Next plug in some music to the audio in and record some music to the sampler. This is a really fun way to mess around with your favourite song.

What next?

1. I wish I could have worked out a way to have an audio out. If anyone has any ideas, please let me know.

2. What other sounds can I get out of it. f you do build one and manage to get other sounds, please let me know what you did.

3. Cases. I sure that there are many other types of cool cases that this could be housed in.

4. The sound module only records 10 seconds of sound. You can extend this to 20 seconds by changing a resistor but the sound is degraded. Still might be a good idea to try.

5. The schematic of the circuit can be found here


Fuzzy-Wobble (author)2017-08-22

extremely slick


Luke Wilson (author)2017-08-08

I love that probe thing.

Yeah - definitely came in handy when I was circuit bending the little voice recorder

Panther made it! (author)2017-05-06

So took longer than I expected I mounted it in a giant Christmas altoids tin - wanting a mint tin project lol:)
I dumped the distorts as that was not what I wanted to do :).
Also I found the slow down needed a different leg soldered in then the speed up - fortunately I tested along the way. I also found a "cell phone speaker" box amplifier at the dollar store so I wired that in for more volume :) Thank you so much for this write up I loved it and made a fun thing that I and the kids have been playing with all afternoon

Snowman gave drillers for speaker - power for amp and circuit - large momentary duckbill for recording - small looper switch - 2 500k pots - momentary panel mount play on top - 3.5 mm mono mix jack with a cheap lapel mic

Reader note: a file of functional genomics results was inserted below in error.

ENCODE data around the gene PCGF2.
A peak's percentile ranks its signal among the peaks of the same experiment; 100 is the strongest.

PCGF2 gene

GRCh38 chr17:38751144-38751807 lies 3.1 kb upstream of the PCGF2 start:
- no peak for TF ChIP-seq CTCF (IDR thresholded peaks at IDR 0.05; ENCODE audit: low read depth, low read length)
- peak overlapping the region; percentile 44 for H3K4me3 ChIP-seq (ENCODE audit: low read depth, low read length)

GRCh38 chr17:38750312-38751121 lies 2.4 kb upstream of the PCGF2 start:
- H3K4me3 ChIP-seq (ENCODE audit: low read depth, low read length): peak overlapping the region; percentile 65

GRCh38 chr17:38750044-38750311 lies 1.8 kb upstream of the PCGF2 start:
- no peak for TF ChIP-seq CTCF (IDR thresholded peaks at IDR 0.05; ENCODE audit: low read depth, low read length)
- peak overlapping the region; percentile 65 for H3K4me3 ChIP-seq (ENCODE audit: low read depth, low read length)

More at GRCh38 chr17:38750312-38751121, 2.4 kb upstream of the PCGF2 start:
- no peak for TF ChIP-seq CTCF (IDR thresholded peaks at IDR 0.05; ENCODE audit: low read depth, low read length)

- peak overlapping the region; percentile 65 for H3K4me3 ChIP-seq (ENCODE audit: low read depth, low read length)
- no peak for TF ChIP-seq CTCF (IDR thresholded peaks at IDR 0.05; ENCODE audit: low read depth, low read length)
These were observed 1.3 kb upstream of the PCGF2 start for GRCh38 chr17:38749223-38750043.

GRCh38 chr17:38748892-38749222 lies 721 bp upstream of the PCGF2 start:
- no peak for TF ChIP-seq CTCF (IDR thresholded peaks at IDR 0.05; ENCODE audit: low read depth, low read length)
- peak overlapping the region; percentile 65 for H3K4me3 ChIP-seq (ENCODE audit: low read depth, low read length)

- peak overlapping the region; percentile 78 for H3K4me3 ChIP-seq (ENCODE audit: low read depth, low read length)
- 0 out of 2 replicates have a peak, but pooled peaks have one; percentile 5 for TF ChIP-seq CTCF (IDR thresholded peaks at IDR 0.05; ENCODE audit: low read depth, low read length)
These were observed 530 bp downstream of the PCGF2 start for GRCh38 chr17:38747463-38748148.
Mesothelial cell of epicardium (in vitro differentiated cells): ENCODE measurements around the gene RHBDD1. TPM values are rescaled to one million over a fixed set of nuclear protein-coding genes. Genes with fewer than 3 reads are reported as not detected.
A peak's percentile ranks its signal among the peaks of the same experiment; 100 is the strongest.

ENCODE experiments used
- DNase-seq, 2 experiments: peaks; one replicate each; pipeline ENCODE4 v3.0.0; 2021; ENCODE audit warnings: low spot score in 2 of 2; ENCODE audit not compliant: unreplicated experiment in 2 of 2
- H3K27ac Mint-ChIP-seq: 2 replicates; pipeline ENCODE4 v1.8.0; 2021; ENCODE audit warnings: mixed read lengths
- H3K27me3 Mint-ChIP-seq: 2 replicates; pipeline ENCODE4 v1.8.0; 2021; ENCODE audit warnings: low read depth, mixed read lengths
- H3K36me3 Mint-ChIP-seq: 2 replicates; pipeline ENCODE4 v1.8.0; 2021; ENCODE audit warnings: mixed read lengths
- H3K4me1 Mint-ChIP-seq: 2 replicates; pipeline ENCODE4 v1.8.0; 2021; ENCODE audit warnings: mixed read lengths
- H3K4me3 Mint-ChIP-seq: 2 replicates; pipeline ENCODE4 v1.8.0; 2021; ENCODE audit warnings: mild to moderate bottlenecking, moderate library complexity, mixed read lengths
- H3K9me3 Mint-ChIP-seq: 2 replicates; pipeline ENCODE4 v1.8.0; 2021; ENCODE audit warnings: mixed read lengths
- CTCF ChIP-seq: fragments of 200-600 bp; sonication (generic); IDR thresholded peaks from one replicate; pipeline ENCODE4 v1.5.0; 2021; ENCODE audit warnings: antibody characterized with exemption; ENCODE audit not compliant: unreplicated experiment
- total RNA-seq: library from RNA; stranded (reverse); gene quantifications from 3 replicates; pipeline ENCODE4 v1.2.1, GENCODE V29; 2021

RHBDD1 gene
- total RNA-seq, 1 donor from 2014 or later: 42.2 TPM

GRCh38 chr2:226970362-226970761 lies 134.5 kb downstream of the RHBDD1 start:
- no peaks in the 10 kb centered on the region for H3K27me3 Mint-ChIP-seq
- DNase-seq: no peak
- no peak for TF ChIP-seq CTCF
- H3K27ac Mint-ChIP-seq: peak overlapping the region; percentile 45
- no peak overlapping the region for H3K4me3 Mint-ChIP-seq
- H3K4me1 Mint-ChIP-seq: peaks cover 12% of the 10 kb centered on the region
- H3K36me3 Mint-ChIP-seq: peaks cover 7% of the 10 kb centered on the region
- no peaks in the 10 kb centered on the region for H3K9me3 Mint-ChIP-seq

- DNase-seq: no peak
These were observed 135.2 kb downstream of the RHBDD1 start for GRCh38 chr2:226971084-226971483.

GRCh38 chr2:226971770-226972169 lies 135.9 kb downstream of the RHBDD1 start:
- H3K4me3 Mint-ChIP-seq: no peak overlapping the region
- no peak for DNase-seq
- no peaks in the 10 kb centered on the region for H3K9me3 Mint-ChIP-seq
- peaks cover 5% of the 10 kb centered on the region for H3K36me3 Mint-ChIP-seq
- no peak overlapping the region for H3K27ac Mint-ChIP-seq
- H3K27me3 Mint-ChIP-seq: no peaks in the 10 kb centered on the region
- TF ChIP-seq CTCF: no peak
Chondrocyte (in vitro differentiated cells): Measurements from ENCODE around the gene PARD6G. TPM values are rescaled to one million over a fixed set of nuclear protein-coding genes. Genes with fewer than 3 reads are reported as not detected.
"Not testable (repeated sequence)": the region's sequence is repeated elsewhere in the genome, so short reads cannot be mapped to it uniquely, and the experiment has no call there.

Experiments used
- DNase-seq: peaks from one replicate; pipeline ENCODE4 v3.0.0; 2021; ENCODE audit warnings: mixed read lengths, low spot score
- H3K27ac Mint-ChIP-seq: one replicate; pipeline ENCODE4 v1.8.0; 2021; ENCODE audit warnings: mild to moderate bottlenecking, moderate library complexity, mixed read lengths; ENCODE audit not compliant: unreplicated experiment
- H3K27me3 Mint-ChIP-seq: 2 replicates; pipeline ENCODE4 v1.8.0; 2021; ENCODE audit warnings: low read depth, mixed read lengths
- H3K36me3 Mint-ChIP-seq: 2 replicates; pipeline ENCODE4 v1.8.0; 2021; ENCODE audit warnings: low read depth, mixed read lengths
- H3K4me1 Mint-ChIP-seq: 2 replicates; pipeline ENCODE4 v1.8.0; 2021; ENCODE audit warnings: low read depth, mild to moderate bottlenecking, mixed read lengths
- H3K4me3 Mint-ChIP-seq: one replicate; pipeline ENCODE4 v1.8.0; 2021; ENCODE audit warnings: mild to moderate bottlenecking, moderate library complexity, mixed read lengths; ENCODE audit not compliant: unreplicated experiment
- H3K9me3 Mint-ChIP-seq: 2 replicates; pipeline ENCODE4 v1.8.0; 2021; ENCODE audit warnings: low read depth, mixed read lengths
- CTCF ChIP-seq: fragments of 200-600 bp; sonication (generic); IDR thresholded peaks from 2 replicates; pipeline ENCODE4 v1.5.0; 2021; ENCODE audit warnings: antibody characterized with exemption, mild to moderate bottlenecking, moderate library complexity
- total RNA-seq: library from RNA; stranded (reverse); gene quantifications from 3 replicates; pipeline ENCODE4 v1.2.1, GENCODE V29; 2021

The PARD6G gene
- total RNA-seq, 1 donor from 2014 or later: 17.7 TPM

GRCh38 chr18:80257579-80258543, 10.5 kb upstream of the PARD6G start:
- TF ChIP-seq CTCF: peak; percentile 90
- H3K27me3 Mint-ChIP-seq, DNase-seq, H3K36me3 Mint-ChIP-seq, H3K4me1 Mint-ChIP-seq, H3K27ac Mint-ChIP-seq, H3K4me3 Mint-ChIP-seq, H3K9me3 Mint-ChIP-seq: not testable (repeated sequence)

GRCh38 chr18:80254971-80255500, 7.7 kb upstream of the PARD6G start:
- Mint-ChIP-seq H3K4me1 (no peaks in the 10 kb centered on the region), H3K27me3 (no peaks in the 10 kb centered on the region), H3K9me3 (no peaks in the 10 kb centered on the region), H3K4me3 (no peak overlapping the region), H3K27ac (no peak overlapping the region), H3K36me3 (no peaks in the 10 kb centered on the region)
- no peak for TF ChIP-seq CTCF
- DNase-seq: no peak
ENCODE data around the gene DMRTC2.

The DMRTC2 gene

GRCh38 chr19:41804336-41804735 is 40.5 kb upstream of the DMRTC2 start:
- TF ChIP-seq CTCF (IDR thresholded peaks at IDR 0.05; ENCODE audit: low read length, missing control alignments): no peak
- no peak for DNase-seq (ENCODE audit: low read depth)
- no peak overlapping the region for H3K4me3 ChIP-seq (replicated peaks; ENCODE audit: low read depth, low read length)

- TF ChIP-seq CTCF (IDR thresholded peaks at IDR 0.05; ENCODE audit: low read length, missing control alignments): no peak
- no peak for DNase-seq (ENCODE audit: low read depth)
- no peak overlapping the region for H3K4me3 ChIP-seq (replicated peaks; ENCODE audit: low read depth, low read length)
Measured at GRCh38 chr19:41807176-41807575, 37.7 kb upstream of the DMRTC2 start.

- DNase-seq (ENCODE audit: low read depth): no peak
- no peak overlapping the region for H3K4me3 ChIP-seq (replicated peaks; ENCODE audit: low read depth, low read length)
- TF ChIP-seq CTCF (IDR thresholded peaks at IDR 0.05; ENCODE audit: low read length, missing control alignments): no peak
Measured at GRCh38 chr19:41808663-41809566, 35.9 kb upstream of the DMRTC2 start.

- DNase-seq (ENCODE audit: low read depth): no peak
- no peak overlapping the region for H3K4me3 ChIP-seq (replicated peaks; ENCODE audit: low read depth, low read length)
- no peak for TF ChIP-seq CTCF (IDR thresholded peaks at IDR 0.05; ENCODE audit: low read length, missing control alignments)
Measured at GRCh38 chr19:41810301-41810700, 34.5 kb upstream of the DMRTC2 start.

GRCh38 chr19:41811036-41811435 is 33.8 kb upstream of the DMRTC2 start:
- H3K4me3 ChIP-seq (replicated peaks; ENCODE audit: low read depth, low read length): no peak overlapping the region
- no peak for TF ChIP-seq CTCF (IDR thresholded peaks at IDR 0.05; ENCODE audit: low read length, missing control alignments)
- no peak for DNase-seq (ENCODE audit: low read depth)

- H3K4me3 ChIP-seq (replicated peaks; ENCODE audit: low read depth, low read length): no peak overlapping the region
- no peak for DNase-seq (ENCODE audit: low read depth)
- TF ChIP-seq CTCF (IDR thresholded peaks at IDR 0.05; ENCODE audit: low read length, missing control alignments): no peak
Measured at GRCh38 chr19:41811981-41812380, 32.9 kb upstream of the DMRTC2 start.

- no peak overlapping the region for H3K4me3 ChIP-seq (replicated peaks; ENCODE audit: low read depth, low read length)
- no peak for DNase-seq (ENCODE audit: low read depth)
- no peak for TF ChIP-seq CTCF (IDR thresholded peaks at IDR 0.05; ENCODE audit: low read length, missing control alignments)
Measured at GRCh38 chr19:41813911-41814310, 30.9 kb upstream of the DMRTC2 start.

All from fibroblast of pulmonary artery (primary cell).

lonesoulsurfer (author)Panther2017-05-09

nice one. where did you wire the amp into?

mhaeg made it! (author)2017-02-25

Thanks for the great instructions and I gotta say the modding the old intercom got me as hooked as anything. Beautiful!

Built into Walkie Talkies. Some variations here.

1. OnA - Off -OnB switch toggles between Pot controlled FF - Normal Speed - Light controlled FF.

2. Put slow Slow pot on (momentary on) switch to allow me to pulse it on and off.

3. Also added a push-button dead switch (momentary off) on a lead to the speaker. I can now keep the loop going and rapidly cut out of the sound by tapping the button.

4. Ran a momentary on button in line to that capacitor near the speaker. Got a really quick chipmunk effect.

Waiting for some jacks to come to try some output ideas. It'd be real fun to jack these into a stereo or PA or something.

lonesoulsurfer (author)mhaeg2017-02-26

The cases look great. Cool idea also about the switches on the pots. I have another Intercom case that I'm going to use and will def add these features in as well.

Thanks for Posting

WeAreMakeshop (author)2017-02-15

Awesome! Great Instructable and great enclosure!

We do some similar mods to a voice recorder soldering kit we use in our workshops. It also uses this ISD1820 IC. We use an LDR in series with a 22K resistor to control playback speed; kids love it! It also lets you do frequency modulation on your samples if you use an LED flasher circuit => Robot Voice!

Used the output pulse from the LED to initiate looping playback. Loop sounds nicer on yours though... I will study this! You have some additional mods I'll have to try... Would you mind if I use some of what you've discovered and use it in workshops?

Next I want to figure out a way to daisy chain two of these to record audio between two and get some glitchy delay type effects on the go.

Love a good robot voice. You can also tap into the mic on these and have it so it's live, not recorded. That would be a cool feature to use as a voice changer. The data sheet shows you how to do this pretty easily.